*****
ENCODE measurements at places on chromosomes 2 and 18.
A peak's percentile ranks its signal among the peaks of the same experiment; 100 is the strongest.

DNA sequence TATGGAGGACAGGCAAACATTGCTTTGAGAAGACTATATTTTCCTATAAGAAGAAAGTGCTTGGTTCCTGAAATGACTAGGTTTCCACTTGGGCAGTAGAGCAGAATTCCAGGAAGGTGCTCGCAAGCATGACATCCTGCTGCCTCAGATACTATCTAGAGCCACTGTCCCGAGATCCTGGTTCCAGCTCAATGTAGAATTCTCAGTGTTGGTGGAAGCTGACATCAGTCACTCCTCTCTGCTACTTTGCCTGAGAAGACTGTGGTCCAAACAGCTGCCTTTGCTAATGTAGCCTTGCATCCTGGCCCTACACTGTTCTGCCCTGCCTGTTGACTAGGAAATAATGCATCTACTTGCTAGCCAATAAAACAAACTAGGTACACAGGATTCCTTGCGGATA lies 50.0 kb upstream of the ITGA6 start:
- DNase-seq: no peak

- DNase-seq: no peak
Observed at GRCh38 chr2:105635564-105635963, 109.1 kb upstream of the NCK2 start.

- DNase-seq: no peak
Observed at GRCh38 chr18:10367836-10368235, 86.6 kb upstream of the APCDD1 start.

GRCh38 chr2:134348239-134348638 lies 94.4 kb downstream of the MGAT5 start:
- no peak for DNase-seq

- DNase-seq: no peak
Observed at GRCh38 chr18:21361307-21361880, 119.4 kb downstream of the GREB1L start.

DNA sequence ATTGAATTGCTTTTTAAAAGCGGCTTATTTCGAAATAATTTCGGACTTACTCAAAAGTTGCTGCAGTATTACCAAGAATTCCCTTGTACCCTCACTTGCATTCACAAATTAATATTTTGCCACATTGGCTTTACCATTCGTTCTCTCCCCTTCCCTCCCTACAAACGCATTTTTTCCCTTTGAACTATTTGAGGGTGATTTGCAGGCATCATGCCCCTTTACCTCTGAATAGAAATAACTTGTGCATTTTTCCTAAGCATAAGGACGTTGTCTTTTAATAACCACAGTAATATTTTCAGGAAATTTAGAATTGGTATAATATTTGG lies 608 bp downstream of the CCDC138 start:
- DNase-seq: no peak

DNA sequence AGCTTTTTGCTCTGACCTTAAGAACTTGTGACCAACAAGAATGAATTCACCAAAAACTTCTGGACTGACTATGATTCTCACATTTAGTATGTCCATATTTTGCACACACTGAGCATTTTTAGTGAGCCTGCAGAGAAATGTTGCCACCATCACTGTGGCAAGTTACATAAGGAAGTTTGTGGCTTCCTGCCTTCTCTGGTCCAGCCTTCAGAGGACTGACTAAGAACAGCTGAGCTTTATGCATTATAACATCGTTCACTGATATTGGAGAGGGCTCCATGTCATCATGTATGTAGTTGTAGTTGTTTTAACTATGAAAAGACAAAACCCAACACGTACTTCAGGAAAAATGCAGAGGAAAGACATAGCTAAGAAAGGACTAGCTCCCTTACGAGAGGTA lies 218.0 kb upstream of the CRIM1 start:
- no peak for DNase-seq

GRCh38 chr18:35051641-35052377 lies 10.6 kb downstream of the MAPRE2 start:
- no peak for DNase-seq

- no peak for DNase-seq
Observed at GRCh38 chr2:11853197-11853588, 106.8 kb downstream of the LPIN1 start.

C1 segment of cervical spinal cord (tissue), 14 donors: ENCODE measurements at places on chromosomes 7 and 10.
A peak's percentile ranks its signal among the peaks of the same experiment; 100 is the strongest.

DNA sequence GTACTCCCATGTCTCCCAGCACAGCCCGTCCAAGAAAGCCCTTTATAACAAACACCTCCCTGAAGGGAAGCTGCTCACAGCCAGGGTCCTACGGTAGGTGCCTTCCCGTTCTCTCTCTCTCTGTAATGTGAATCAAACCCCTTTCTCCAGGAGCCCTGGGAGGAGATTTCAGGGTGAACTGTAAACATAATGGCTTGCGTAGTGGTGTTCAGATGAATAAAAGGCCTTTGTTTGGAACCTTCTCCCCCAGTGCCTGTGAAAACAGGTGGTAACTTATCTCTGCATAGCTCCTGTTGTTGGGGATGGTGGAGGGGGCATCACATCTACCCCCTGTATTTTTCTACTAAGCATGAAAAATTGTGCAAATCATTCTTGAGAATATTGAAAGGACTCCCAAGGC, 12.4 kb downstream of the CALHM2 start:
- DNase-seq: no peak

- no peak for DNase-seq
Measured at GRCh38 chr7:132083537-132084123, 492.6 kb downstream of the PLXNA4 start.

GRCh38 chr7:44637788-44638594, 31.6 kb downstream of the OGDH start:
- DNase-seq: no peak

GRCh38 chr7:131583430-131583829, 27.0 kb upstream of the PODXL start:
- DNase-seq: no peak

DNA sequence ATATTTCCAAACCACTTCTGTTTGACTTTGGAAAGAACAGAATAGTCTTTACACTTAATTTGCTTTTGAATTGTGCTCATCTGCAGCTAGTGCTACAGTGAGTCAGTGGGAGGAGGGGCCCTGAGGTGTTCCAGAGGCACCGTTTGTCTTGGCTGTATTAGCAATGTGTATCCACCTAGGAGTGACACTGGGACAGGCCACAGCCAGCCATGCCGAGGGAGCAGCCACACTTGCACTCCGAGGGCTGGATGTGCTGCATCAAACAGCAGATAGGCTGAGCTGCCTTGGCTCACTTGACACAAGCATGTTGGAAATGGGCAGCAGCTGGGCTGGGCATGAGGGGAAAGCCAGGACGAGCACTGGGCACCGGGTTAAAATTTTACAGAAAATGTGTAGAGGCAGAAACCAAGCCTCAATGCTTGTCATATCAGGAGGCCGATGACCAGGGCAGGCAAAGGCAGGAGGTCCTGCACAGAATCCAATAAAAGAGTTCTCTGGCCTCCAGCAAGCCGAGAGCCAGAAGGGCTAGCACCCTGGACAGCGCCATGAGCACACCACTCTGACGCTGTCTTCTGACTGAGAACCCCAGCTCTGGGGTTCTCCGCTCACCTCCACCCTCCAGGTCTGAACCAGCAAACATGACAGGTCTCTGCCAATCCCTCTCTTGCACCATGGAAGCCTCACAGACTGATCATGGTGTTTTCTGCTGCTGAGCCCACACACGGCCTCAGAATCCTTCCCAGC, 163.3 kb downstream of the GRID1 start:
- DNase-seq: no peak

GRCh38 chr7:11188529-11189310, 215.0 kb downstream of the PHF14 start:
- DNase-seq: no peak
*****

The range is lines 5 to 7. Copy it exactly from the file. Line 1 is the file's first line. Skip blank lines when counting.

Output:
- DNase-seq: no peak
Observed at GRCh38 chr2:105635564-105635963, 109.1 kb upstream of the NCK2 start.

- DNase-seq: no peak